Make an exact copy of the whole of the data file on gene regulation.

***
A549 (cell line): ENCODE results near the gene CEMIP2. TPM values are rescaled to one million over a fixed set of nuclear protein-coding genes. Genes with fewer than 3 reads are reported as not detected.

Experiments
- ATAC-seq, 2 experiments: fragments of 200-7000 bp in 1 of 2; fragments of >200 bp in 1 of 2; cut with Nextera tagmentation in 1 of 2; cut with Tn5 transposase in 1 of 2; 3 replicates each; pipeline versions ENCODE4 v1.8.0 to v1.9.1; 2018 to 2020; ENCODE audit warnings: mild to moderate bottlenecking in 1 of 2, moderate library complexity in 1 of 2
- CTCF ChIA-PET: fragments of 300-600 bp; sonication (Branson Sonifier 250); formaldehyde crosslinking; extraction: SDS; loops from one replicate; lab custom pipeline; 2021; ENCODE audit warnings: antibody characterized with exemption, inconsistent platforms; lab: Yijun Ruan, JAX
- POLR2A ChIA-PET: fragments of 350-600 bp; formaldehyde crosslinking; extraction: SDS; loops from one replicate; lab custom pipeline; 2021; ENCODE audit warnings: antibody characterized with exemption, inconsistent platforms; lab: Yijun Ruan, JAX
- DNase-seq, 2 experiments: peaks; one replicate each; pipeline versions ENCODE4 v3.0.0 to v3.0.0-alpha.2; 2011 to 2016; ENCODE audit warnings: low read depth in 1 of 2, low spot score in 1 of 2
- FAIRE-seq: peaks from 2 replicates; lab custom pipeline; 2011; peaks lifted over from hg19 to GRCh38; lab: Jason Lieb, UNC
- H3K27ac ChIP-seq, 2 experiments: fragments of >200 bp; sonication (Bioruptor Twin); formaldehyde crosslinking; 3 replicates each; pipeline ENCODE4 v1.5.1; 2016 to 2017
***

A549 (cell line): ENCODE results near the gene CEMIP2. TPM values are rescaled to one million over a fixed set of nuclear protein-coding genes. Genes with fewer than 3 reads are reported as not detected.

Experiments
- ATAC-seq, 2 experiments: fragments of 200-7000 bp in 1 of 2; fragments of >200 bp in 1 of 2; cut with Nextera tagmentation in 1 of 2; cut with Tn5 transposase in 1 of 2; 3 replicates each; pipeline versions ENCODE4 v1.8.0 to v1.9.1; 2018 to 2020; ENCODE audit warnings: mild to moderate bottlenecking in 1 of 2, moderate library complexity in 1 of 2
- CTCF ChIA-PET: fragments of 300-600 bp; sonication (Branson Sonifier 250); formaldehyde crosslinking; extraction: SDS; loops from one replicate; lab custom pipeline; 2021; ENCODE audit warnings: antibody characterized with exemption, inconsistent platforms; lab: Yijun Ruan, JAX
- POLR2A ChIA-PET: fragments of 350-600 bp; formaldehyde crosslinking; extraction: SDS; loops from one replicate; lab custom pipeline; 2021; ENCODE audit warnings: antibody characterized with exemption, inconsistent platforms; lab: Yijun Ruan, JAX
- DNase-seq, 2 experiments: peaks; one replicate each; pipeline versions ENCODE4 v3.0.0 to v3.0.0-alpha.2; 2011 to 2016; ENCODE audit warnings: low read depth in 1 of 2, low spot score in 1 of 2
- FAIRE-seq: peaks from 2 replicates; lab custom pipeline; 2011; peaks lifted over from hg19 to GRCh38; lab: Jason Lieb, UNC
- H3K27ac ChIP-seq, 2 experiments: fragments of >200 bp; sonication (Bioruptor Twin); formaldehyde crosslinking; 3 replicates each; pipeline ENCODE4 v1.5.1; 2016 to 2017